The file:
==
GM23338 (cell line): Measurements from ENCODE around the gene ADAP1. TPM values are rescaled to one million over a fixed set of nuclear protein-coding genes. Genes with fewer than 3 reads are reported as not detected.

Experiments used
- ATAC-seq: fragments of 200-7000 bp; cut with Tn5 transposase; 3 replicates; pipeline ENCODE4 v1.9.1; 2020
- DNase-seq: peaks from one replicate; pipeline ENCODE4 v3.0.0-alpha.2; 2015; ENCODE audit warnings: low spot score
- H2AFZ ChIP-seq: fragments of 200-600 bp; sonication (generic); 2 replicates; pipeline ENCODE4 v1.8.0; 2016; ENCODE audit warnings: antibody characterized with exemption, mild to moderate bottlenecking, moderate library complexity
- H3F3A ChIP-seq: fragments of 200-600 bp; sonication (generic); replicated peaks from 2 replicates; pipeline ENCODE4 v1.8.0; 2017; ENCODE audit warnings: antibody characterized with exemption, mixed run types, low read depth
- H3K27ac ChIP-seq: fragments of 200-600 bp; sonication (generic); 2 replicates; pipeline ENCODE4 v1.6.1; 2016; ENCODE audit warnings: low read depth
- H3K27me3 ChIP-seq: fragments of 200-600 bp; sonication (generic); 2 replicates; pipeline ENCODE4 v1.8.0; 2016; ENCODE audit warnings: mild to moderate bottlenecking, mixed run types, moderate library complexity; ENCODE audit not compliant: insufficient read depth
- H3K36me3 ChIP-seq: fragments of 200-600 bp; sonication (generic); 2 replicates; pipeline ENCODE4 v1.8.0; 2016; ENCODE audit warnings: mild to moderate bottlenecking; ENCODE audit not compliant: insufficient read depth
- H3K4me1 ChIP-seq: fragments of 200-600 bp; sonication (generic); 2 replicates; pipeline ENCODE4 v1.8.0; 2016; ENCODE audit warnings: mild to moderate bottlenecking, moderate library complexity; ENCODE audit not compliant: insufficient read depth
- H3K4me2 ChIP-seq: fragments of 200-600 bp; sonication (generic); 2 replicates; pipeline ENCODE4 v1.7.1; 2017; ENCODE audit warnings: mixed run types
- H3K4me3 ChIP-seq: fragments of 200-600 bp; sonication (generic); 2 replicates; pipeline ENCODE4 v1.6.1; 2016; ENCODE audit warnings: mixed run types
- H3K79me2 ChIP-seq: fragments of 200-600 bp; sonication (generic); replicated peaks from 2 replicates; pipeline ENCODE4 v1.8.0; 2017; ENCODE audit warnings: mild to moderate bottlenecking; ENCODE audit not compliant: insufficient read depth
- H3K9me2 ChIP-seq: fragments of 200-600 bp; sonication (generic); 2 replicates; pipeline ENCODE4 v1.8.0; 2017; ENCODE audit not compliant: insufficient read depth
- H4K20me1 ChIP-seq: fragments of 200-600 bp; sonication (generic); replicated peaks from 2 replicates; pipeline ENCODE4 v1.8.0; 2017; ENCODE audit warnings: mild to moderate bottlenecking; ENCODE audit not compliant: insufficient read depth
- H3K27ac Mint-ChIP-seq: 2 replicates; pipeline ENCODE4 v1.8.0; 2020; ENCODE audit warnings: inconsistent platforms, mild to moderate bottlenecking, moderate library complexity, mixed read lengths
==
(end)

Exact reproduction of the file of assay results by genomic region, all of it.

GM23338 (cell line): Measurements from ENCODE around the gene ADAP1. TPM values are rescaled to one million over a fixed set of nuclear protein-coding genes. Genes with fewer than 3 reads are reported as not detected.

Experiments used
- ATAC-seq: fragments of 200-7000 bp; cut with Tn5 transposase; 3 replicates; pipeline ENCODE4 v1.9.1; 2020
- DNase-seq: peaks from one replicate; pipeline ENCODE4 v3.0.0-alpha.2; 2015; ENCODE audit warnings: low spot score
- H2AFZ ChIP-seq: fragments of 200-600 bp; sonication (generic); 2 replicates; pipeline ENCODE4 v1.8.0; 2016; ENCODE audit warnings: antibody characterized with exemption, mild to moderate bottlenecking, moderate library complexity
- H3F3A ChIP-seq: fragments of 200-600 bp; sonication (generic); replicated peaks from 2 replicates; pipeline ENCODE4 v1.8.0; 2017; ENCODE audit warnings: antibody characterized with exemption, mixed run types, low read depth
- H3K27ac ChIP-seq: fragments of 200-600 bp; sonication (generic); 2 replicates; pipeline ENCODE4 v1.6.1; 2016; ENCODE audit warnings: low read depth
- H3K27me3 ChIP-seq: fragments of 200-600 bp; sonication (generic); 2 replicates; pipeline ENCODE4 v1.8.0; 2016; ENCODE audit warnings: mild to moderate bottlenecking, mixed run types, moderate library complexity; ENCODE audit not compliant: insufficient read depth
- H3K36me3 ChIP-seq: fragments of 200-600 bp; sonication (generic); 2 replicates; pipeline ENCODE4 v1.8.0; 2016; ENCODE audit warnings: mild to moderate bottlenecking; ENCODE audit not compliant: insufficient read depth
- H3K4me1 ChIP-seq: fragments of 200-600 bp; sonication (generic); 2 replicates; pipeline ENCODE4 v1.8.0; 2016; ENCODE audit warnings: mild to moderate bottlenecking, moderate library complexity; ENCODE audit not compliant: insufficient read depth
- H3K4me2 ChIP-seq: fragments of 200-600 bp; sonication (generic); 2 replicates; pipeline ENCODE4 v1.7.1; 2017; ENCODE audit warnings: mixed run types
- H3K4me3 ChIP-seq: fragments of 200-600 bp; sonication (generic); 2 replicates; pipeline ENCODE4 v1.6.1; 2016; ENCODE audit warnings: mixed run types
- H3K79me2 ChIP-seq: fragments of 200-600 bp; sonication (generic); replicated peaks from 2 replicates; pipeline ENCODE4 v1.8.0; 2017; ENCODE audit warnings: mild to moderate bottlenecking; ENCODE audit not compliant: insufficient read depth
- H3K9me2 ChIP-seq: fragments of 200-600 bp; sonication (generic); 2 replicates; pipeline ENCODE4 v1.8.0; 2017; ENCODE audit not compliant: insufficient read depth
- H4K20me1 ChIP-seq: fragments of 200-600 bp; sonication (generic); replicated peaks from 2 replicates; pipeline ENCODE4 v1.8.0; 2017; ENCODE audit warnings: mild to moderate bottlenecking; ENCODE audit not compliant: insufficient read depth
- H3K27ac Mint-ChIP-seq: 2 replicates; pipeline ENCODE4 v1.8.0; 2020; ENCODE audit warnings: inconsistent platforms, mild to moderate bottlenecking, moderate library complexity, mixed read lengths